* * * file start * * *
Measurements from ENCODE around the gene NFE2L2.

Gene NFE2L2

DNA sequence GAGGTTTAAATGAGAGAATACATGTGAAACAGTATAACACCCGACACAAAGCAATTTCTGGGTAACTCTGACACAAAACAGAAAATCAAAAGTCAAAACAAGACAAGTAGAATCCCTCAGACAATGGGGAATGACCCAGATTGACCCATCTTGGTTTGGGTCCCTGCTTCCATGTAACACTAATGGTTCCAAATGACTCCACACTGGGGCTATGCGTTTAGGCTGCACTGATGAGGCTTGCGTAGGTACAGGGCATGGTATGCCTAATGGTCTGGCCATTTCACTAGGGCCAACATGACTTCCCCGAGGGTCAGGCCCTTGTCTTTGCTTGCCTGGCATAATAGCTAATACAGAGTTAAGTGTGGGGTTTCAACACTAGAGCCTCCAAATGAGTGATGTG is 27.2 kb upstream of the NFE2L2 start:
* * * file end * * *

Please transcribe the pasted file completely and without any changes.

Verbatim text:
Measurements from ENCODE around the gene NFE2L2.

Gene NFE2L2

DNA sequence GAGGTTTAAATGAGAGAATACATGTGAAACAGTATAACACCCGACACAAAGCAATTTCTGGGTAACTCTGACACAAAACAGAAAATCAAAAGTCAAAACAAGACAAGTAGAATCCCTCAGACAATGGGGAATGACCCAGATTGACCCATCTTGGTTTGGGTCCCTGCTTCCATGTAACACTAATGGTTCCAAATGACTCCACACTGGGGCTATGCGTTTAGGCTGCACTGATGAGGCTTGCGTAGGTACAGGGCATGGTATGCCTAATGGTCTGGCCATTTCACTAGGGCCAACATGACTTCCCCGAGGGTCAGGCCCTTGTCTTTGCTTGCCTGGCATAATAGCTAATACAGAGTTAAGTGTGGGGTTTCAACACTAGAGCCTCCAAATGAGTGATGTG is 27.2 kb upstream of the NFE2L2 start: